Last week’s back-to-back rulings on Obamacare and same-sex marriage shows just how far we have come from the government established by our founding fathers. The checks and balances that have held this republic together for more than 200 years are gone!
The Constitution is no longer the instrument by which the legitimacy of all laws are judged. It has been replaced by a crystal ball, in some cases, a justice’s personal opinion.
Justices Elena Kagan and Ruth Bader Ginsburg have publicly displayed their support for gay marriage. Both have performed same-sex marriage ceremonies while this issue was making its way through the courts, yet ignored judicial precedent by failing to recuse themselves from Obergefell v. Hodges.
This court ruled that the very words in the laws that come under review now can be changed or simply ignored at the whim of a justice. I offer the opinion of Chief Justice John Roberts in the ruling that upheld Obamacare.
The issue before the court was a passage that clearly stated that tax credits are authorized for those who buy insurance on marketplaces that are “established by the state.” When the law was written, the Obama team thought that this would insure that the states would cooperate in spreading our hard-earned tax dollars around. When most states rejected this subtle form of coercion, the Obama team switched horses. They argued that the words in the law didn’t say what they really meant to say and that people in those states “had a right” to the subsidies anyway.
It is hard to believe that it took nine Ivey League-trained lawyers on the high court months to decide this case when anyone with a fifth-grade education could read and understand the simple language in the law. However, six of those nine justices actually decided that the words in that law were unimportant.
Justice Scalia, in his dissent, rightfully chastised his colleagues and accused them of resorting to “somersaults of statutory interpretation” to find a way to defend this law. In other words, they grabbed their crystal balls and tried to decide what the “intent” of Congress would have been if it had known that the majority of our states would refuse to set up those exchanges.
In the 5-4 gay marriage decision, the majority looked into those crystal balls again to find a new right lurking around in, if not the words, the minds of those who wrote our founding document.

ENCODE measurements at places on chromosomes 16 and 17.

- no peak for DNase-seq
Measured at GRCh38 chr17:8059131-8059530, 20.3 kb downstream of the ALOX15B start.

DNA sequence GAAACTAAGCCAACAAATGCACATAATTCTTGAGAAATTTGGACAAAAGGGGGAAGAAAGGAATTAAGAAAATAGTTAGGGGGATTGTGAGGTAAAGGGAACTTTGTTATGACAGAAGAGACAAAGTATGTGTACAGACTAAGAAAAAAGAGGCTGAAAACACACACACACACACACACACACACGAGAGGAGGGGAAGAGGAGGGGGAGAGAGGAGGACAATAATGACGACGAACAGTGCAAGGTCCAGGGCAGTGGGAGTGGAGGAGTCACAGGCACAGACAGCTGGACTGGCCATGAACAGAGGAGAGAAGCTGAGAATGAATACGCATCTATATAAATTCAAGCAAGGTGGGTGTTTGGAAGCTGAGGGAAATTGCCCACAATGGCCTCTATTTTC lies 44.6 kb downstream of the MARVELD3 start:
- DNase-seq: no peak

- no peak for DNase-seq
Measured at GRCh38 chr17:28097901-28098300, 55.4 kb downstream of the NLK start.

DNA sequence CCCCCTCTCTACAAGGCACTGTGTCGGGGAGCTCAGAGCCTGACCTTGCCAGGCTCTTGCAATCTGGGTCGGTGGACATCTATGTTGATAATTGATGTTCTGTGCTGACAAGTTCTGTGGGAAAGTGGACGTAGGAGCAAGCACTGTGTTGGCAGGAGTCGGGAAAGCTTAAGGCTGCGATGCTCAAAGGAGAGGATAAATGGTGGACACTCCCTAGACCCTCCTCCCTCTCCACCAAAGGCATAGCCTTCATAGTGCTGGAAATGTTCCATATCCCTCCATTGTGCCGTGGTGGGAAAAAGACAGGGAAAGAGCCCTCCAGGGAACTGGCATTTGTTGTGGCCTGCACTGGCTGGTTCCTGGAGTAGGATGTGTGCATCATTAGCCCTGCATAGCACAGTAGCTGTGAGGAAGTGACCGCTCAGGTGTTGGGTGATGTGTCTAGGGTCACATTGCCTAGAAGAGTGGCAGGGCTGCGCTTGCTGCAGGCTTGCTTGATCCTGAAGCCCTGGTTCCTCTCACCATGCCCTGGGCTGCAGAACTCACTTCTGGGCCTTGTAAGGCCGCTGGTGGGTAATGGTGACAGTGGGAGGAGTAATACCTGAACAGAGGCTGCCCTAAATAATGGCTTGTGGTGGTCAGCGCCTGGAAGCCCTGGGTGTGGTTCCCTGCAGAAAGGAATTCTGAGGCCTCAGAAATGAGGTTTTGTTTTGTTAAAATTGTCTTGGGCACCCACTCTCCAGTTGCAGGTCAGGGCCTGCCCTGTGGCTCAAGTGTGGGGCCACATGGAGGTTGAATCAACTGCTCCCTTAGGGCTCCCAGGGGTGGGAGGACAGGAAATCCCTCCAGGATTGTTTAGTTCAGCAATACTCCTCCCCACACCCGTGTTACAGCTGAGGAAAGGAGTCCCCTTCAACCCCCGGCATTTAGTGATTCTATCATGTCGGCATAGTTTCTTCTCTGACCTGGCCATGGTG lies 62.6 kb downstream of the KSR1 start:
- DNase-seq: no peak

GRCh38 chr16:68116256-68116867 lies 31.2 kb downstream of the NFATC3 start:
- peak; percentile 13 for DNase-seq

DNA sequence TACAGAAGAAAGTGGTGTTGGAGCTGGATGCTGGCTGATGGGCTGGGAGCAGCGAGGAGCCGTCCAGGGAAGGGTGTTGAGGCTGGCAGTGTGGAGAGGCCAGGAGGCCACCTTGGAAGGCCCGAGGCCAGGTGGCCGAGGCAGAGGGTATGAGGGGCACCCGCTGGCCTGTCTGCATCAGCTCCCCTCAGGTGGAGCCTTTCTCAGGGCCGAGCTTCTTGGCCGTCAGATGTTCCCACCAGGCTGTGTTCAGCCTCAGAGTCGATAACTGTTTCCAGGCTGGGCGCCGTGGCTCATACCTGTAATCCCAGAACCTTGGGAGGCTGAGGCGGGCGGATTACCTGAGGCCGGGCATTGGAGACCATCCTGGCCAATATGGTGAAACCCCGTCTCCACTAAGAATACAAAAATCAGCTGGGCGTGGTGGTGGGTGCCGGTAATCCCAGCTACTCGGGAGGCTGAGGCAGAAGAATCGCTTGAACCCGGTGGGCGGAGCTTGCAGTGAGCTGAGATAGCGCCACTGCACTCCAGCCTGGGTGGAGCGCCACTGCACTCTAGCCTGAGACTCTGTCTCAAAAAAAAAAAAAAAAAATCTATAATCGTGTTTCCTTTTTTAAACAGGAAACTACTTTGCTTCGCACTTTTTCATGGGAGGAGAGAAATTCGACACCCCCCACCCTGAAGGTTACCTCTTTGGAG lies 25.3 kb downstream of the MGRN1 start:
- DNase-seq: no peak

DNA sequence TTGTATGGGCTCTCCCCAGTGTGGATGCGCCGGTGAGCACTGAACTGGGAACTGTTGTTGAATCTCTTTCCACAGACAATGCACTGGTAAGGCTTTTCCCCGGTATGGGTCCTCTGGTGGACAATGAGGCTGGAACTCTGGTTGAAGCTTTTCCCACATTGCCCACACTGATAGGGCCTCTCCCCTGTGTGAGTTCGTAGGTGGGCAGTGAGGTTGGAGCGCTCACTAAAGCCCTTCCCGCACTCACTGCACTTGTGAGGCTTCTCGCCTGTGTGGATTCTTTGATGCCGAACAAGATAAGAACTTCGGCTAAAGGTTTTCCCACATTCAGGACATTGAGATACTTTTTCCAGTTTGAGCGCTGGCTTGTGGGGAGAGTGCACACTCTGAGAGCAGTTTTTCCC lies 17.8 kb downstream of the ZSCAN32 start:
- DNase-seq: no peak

The majority opinion began: “The Constitution promises liberty to all within its reach, a liberty that includes certain specific rights that allow persons, within a lawful realm, to define and express their identity.”
Scalia rightfully chastised his colleagues by saying if he joined an opinion that began with those words he “would hide my head in a bag,” comparing these words to the “mystical aphorisms of the fortune cookie”
Crystal ball, fortune cookie or magic hat, the majority resorted to a form of hocus-pocus to try to justify this ruling. Clearly, those five justices have no respect for our founding document or those who ratified the 14th Amendment on which they awkwardly staked their major claim.
In 1868, when the 14th Amendment was ratified, as Justice Scalia pointed out, “every state limited marriage to one man and one woman, and no one doubted the constitutionality of doing so.” There were other legal partnership to be sure, but the institution of marriage always has been between a man and a woman.
Historically marriage was a private or religious ritual. The government had no part in it. The primary reason for the state to be involved was to put a hedge of protection around a married couple in order to shield them from the tax burden while raising their families.
Now that the courts have removed that hedge of protection there is no longer a need for the state to be involved in the process at all.
However, whether you favor the outcome of these decisions are not, the way the Supreme Court arrived at them should leave everyone shaking in their boots. If the Constitution and the very words in a law can be ignored by the highest court in our land, the foundations of this government have been removed.
In one short week, the Supreme Court, in effect, “jumped the shark” in handing down these opinions, but does anyone really care? My guess is that more people watched that infamous “Happy Days” episode back in 1977 than, today, can name the justices on the Supreme Court, much less explain their function.
The price of liberty really is eternal vigilance.